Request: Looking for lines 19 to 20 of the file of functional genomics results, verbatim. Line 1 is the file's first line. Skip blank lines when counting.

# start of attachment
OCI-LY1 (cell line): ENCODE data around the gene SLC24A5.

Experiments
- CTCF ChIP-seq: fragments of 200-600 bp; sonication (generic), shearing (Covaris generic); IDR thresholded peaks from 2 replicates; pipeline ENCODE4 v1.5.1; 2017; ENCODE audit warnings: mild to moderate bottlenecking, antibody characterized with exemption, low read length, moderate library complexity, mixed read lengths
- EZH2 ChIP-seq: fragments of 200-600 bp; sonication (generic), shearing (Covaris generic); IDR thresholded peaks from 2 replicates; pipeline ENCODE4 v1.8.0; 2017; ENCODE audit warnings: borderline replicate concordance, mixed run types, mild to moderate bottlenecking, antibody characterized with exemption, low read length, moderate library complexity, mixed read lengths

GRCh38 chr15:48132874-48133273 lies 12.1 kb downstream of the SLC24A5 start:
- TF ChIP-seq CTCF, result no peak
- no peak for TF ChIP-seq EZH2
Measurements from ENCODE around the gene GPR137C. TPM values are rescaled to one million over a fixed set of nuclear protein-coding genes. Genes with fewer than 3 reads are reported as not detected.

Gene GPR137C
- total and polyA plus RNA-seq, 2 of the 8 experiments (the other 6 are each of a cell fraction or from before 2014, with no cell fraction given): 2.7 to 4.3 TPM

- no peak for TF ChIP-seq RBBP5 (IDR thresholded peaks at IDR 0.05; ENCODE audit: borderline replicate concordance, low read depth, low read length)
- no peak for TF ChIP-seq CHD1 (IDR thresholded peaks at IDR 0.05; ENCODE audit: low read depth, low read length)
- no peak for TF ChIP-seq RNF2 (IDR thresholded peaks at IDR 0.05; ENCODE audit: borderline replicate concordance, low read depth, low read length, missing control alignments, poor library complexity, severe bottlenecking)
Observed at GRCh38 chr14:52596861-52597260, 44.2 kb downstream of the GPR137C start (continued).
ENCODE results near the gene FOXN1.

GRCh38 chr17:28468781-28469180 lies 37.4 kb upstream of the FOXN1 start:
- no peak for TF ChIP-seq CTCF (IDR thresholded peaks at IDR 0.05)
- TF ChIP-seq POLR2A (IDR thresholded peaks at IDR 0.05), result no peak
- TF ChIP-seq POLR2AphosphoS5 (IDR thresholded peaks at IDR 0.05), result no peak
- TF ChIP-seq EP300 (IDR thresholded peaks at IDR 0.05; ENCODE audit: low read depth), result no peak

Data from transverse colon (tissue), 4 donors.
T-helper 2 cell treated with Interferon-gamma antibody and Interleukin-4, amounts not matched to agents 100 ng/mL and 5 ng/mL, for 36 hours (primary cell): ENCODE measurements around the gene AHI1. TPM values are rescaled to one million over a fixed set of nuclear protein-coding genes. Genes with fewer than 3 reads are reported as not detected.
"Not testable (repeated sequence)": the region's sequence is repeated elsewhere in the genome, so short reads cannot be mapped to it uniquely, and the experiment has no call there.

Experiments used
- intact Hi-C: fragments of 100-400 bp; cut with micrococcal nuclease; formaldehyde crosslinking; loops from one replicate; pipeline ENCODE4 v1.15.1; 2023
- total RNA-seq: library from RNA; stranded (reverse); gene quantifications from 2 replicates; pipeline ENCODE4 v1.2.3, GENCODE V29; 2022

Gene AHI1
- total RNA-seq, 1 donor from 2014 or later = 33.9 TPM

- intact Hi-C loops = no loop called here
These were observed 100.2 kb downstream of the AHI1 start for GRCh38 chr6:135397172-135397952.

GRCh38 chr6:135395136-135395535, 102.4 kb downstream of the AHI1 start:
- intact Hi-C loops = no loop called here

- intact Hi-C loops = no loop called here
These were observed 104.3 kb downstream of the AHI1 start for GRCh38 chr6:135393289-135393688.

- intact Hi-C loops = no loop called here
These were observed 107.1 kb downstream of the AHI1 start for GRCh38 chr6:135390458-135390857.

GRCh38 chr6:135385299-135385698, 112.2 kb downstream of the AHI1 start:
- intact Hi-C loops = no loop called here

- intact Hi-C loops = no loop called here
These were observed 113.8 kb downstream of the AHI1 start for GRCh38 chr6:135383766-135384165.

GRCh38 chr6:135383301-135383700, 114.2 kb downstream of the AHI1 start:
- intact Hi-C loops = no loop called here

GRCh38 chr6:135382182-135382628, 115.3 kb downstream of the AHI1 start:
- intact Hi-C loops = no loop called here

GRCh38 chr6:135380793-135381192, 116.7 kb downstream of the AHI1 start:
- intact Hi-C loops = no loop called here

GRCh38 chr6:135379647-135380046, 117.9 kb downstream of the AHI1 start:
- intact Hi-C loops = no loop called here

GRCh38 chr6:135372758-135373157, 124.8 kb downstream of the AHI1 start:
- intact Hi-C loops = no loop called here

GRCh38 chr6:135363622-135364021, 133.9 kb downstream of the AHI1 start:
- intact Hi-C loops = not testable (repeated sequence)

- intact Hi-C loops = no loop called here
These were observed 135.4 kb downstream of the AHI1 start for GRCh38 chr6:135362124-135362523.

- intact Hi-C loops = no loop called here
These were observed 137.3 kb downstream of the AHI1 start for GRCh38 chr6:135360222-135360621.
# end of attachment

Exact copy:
- TF ChIP-seq POLR2AphosphoS5 (IDR thresholded peaks at IDR 0.05), result no peak
- TF ChIP-seq EP300 (IDR thresholded peaks at IDR 0.05; ENCODE audit: low read depth), result no peak